“Crap. Crap. Crap. Craaaaap. Where are my keys?”
The clock in the narrow hallway tells me I have fifty-two minutes to make a sixty-eight-minute drive if I want to get to the party on time.
I check my purse again, but the keys aren’t there. I run through the various locations. Dresser? No. Bathroom? Was just there. Kitchen? Maybe—
I’m about to pivot when I hear a jingle of metal behind me.
“You looking for these?”
Contempt lodges in my throat as I turn around and step into a living room so small that the five pieces of dated furniture—two tables, one loveseat, one sofa, and one chair—are squashed together like sardines in a can. The lump of flesh on the couch waves my keys in the air. At my sigh of irritation, he grins and shoves them under his sweatpants-covered ass.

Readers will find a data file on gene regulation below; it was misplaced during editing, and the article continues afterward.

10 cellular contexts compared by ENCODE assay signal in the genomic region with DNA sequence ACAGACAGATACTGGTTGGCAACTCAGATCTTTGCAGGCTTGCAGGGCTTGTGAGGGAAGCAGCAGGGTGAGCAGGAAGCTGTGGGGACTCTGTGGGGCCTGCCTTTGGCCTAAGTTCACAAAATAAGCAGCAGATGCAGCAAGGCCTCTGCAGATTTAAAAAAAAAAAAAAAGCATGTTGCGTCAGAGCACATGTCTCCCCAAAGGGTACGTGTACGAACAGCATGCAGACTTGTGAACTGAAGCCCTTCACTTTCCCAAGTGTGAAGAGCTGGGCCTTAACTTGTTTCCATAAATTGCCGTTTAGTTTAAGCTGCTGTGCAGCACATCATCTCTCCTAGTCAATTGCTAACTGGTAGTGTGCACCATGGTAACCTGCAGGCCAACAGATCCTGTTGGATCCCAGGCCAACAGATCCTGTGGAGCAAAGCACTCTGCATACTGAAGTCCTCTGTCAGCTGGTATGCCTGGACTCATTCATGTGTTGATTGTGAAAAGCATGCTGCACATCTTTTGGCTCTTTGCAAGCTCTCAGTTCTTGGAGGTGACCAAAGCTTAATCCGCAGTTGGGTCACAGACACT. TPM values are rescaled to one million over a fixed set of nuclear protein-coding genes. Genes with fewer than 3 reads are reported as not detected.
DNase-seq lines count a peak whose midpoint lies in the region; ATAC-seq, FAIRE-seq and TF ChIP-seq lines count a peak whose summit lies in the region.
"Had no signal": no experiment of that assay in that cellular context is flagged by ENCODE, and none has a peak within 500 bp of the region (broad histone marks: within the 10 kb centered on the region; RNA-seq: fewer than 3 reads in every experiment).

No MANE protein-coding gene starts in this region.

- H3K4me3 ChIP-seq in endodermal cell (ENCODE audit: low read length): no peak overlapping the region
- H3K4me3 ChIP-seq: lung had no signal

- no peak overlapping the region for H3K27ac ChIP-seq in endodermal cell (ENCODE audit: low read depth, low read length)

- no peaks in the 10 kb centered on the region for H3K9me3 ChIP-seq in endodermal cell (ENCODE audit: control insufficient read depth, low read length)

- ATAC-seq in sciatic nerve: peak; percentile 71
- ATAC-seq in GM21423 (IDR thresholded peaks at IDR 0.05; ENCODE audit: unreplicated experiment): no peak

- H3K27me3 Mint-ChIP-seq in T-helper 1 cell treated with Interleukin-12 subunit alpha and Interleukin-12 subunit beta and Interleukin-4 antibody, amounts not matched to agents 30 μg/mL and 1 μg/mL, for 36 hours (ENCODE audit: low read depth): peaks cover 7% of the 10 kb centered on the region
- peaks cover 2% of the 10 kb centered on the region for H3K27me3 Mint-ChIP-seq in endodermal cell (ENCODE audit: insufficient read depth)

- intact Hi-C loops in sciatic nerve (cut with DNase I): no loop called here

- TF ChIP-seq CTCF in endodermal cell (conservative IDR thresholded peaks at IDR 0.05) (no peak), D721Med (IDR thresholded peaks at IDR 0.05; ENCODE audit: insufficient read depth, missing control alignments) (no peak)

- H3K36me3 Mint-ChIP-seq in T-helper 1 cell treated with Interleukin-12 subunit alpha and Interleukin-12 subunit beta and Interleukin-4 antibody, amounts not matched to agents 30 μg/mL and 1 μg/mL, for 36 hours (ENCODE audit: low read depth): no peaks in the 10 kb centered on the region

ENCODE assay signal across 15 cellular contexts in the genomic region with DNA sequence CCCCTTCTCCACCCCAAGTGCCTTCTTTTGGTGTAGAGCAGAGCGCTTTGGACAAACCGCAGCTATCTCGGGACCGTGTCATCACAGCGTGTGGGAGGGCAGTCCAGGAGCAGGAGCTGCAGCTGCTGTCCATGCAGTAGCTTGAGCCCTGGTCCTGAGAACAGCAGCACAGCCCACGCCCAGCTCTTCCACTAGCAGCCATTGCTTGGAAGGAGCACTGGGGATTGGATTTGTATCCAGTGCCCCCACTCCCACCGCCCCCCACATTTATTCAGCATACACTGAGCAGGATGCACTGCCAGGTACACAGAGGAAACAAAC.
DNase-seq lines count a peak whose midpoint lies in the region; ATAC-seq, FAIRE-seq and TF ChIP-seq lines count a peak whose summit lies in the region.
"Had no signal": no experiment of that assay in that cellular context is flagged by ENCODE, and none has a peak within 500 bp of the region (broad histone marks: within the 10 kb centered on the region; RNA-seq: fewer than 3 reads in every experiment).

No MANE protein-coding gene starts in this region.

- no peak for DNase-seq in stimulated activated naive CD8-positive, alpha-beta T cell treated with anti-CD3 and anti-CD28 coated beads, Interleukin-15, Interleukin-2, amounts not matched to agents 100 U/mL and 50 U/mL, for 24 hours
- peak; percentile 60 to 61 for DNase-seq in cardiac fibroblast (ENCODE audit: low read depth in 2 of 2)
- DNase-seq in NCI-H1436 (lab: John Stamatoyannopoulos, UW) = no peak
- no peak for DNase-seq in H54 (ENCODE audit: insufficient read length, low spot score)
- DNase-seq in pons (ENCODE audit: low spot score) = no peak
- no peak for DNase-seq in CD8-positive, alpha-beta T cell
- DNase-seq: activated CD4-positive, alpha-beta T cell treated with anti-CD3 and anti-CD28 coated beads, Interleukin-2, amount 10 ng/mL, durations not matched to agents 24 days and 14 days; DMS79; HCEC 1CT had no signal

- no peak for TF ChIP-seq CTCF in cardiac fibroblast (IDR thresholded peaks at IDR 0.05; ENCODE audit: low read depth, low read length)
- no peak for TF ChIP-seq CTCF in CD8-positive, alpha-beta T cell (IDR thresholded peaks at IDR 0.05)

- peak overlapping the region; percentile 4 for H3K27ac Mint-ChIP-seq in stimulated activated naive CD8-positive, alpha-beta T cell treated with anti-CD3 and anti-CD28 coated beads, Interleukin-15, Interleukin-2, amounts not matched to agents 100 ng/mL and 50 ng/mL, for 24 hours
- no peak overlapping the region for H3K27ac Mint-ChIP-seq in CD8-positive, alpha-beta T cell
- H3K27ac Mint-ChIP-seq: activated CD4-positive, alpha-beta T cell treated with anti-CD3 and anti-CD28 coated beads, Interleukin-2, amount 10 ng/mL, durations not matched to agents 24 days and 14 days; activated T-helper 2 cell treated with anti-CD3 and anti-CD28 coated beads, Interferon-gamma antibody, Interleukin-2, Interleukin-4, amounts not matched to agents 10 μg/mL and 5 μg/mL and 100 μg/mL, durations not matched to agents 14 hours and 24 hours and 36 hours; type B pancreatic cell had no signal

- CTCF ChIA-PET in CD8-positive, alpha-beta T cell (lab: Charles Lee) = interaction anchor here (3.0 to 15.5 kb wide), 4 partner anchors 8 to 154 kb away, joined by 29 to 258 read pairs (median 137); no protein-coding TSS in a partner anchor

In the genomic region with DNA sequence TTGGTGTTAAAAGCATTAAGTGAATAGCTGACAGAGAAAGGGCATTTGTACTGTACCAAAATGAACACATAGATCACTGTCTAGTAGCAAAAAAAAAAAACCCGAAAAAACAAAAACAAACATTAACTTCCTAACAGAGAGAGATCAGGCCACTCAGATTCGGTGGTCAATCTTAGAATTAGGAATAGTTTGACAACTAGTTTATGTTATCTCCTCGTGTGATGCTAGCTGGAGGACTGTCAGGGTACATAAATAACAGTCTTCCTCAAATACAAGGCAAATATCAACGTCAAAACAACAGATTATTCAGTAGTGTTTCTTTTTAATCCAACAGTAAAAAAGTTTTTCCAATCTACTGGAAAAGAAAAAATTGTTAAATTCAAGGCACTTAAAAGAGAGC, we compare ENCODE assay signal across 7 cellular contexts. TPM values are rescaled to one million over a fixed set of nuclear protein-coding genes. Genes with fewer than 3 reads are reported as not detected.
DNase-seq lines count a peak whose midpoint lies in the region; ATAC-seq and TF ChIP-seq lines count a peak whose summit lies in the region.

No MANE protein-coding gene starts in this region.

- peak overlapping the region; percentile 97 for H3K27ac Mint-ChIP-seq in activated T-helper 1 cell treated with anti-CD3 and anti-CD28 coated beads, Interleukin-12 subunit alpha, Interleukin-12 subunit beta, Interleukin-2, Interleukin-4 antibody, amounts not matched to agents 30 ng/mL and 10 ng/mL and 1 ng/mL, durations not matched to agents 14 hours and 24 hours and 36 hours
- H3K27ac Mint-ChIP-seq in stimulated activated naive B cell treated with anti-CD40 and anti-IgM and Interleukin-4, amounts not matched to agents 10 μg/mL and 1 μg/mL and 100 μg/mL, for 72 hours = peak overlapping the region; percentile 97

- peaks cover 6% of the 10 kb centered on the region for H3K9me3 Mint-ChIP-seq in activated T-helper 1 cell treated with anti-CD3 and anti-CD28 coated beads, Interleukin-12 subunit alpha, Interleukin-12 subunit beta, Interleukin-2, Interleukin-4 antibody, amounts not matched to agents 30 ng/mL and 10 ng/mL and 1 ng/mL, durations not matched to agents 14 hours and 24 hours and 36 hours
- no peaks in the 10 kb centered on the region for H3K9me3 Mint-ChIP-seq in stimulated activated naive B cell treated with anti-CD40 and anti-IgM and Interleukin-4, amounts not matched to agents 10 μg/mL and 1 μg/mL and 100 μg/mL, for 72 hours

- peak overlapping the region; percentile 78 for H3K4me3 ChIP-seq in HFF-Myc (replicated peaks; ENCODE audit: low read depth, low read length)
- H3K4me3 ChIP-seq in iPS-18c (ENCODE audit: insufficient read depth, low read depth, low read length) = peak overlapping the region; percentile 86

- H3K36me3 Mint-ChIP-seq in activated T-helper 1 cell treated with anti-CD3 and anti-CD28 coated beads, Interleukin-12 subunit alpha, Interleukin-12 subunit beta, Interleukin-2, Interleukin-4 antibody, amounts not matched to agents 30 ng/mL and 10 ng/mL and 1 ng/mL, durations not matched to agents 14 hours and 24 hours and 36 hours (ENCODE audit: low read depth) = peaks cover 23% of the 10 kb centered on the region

“Come and get ’em.”
I drag a frustrated hand down my flat-ironed hair before stalking over to my stepfather. “Give me my keys,” I demand.
Ray leers in return. “Da-amn, you look hot tonight. You’ve turned into a real babe, Rina. You and me should get it on.”
I ignore the meaty hand that’s falling to his crotch. I’ve never known a man so desperate to touch his own junk. He makes Homer Simpson look like a gentleman.
“You and I don’t exist to each other. So don’t look at me, and don’t call me Rina.” Ray’s the only person who ever calls me that, and I fucking hate it. “Now give me my keys.”
“I told you—come and get ’em.”
With gritted teeth, I shove my hand under his lard-ass and root around for my keys. Ray grunts and squirms like the disgusting piece of shit he is until my hand connects with metal.